COVID-19 has rattled oil markets and disrupted supply chains, spurring discussion over oil-producing countries’ abilities to maintain resilience and diversify their energy portfolios. National oil companies in particular are under significant pressure, given their role as major contributors to national budgets. Mele Kyari is no stranger to this pressure. As group managing director of the Nigerian National Petroleum Corporation, he has been responsible for guiding Nigeria’s national oil company through the severe volatility fueled by the COVID-19 pandemic and oil supply negotiations.
On June 12, 2020, the Atlantic Council Global Energy Center hosted Mele Kyari, group managing director of the Nigerian National Petroleum Corporation (NNPC), for a virtual “fireside chat” to discuss the global oil market and Nigeria’s response to unprecedented market volatility in the wake of COVID-19. Helima Croft, managing director and global head of commodity strategy at RBC Capital Markets, moderated the discussion.
Kyari began by discussing how significantly COVID-19 has disrupted the oil and gas markets, emphasizing that both oversupply and historically low demand have contributed to the market spiral. There was already excess supply in the market prior to COVID-19, Kyari noted, making correction even more challenging. Nigeria was therefore eager to comply with the Organization of the Petroleum Exporting Countries + (OPEC+) production cut agreement to address these severe imbalances, which he said was in the best interest of the global economy. With increasing conformity and participation from oil producers in these supply cuts, Kyari predicts that the cuts will not need to extend past August.
Nigeria is the largest economy in Africa and has had a robust democratic government for over twenty years, Kyari explained. He asserted that these conditions have created many opportunities for investment in Nigeria. Approximately 70 percent of West Africa’s gasoline supply now comes from Nigeria, demonstrating the country’s strong and growing energy sector. Further, the government is working to reform Nigeria’s fiscal environment to attract more investment into the oil and gas industry. Kyari expects new petroleum legislation that will facilitate competition and increase transparency for investors to pass by the end of the year.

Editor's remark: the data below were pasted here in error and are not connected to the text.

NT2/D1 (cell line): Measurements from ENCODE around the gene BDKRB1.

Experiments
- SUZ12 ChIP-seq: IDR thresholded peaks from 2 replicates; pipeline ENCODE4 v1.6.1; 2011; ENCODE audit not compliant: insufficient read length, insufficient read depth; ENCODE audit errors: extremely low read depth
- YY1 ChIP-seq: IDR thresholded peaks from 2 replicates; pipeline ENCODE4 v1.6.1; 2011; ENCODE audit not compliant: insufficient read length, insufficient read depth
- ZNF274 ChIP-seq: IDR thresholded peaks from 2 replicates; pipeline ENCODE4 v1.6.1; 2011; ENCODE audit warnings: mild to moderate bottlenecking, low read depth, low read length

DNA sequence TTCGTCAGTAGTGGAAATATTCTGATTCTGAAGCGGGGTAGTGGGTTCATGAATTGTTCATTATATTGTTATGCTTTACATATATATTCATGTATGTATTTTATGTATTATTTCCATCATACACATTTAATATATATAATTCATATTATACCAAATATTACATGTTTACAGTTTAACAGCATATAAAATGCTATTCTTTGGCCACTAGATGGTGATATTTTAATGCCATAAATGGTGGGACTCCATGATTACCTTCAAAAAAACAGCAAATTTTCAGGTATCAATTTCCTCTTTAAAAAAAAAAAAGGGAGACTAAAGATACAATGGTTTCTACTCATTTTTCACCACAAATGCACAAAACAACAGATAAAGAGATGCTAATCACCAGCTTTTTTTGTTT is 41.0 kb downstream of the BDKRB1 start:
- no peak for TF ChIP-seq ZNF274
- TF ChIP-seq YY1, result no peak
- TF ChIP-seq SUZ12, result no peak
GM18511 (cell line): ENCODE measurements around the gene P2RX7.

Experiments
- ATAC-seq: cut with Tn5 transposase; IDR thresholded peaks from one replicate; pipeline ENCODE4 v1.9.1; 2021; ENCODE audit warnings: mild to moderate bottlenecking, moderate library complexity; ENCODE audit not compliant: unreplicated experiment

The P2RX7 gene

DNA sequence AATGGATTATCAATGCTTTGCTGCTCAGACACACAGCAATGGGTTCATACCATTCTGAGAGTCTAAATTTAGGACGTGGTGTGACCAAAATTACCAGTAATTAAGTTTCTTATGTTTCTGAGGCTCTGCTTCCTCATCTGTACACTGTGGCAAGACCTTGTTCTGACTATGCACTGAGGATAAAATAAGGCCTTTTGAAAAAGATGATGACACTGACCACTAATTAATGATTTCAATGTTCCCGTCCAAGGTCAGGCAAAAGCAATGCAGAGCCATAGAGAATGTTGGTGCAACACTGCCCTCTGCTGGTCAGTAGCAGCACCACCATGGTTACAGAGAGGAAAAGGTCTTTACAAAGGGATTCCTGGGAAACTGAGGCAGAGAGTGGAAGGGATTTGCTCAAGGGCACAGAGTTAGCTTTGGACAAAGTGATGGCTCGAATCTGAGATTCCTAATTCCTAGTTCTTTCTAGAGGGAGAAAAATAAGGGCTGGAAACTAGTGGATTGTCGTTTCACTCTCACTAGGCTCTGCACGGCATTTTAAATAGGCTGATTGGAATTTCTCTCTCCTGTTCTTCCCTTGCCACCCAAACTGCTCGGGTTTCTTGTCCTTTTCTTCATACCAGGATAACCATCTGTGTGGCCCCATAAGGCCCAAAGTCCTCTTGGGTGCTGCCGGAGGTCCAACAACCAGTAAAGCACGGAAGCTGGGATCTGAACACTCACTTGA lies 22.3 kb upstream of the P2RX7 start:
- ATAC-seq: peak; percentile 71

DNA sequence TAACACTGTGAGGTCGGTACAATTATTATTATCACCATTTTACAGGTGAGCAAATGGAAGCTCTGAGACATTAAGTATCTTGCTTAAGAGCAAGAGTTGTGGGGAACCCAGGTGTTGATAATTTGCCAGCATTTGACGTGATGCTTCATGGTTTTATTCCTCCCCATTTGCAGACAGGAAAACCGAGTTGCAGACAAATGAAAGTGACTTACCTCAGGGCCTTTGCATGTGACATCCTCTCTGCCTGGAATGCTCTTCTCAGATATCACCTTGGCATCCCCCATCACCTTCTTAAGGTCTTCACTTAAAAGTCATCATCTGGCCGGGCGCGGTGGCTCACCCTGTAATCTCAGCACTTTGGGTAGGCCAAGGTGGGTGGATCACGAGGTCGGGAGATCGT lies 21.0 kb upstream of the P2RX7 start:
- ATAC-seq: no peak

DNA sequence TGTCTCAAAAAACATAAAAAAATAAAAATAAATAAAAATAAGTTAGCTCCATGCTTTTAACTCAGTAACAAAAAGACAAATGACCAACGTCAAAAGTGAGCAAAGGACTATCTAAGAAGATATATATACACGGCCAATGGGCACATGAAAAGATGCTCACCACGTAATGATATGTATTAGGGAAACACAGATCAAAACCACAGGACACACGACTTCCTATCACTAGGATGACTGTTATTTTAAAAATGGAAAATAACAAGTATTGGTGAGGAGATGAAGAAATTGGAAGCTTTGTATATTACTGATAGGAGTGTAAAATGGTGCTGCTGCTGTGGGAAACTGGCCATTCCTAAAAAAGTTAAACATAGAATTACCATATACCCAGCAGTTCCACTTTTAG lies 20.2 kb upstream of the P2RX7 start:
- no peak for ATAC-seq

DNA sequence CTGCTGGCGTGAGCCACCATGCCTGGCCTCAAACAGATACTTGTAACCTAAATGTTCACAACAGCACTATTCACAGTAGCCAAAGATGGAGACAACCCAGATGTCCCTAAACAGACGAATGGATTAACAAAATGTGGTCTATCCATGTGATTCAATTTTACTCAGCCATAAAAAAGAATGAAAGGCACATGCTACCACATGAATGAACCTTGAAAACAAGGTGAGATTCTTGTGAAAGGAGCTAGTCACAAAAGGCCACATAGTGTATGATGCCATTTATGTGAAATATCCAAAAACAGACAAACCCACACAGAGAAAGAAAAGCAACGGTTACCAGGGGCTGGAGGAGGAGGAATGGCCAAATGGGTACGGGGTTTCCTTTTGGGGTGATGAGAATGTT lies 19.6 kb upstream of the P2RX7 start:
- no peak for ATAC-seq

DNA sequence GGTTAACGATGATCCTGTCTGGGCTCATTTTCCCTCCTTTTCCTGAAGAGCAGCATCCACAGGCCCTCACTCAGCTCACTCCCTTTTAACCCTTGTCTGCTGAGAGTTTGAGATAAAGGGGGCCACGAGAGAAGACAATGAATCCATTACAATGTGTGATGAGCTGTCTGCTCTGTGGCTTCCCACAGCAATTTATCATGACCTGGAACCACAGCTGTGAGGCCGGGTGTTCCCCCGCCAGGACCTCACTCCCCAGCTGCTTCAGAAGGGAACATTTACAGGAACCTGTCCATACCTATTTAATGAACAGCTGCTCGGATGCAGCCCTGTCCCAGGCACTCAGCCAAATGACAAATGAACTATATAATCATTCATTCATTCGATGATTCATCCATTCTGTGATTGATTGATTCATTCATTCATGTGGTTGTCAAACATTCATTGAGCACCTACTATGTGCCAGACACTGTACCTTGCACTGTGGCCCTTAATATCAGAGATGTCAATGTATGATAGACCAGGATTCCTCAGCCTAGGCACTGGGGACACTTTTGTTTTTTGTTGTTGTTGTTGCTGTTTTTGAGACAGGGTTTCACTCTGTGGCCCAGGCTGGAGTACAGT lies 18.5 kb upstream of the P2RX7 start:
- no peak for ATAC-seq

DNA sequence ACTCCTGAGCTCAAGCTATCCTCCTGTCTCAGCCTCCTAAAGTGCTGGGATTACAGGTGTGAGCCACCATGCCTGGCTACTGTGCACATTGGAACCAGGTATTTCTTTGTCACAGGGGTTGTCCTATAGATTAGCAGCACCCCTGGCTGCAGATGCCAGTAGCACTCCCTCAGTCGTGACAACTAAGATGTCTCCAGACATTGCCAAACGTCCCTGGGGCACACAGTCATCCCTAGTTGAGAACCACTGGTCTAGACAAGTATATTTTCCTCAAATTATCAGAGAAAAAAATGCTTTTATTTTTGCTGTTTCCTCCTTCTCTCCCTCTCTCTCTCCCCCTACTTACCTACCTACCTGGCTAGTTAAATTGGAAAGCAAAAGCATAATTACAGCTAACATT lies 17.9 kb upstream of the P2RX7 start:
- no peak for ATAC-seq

This raised an important question from the audience: what has changed in Nigeria that makes this legislation realistic now compared to failed attempts in the past? Kyari explained that the structure of the bill ensures a competitive environment. There was also increased engagement with partners and stakeholders during the legislative process, ensuring achievable outcomes and measures for the industry. Finally, commitment from President Buhari and a new drive from leadership to enforce these changes makes Kyari optimistic that these reforms will be enacted and enforced.
Kyari continued by discussing other upcoming improvements in Nigeria’s oil and gas industry, focusing in particular on eliminating fuel subsidies. Nigeria has struggled with domestic fuel subsidies for years, particularly in “subsidizing consumption” of oil and gas. The government pays $2 to $3 billion annually in subsidies, leading to the underfunding of necessary public services. In response to a question regarding potential public pushback on a rise in oil prices due to removed subsidies, Kyari said that a gradual transition to higher prices would be manageable, giving consumers ample time to adjust to the market shift. Additionally, he said that the redirection of funds into other valuable public benefits would bolster popular support for such a change.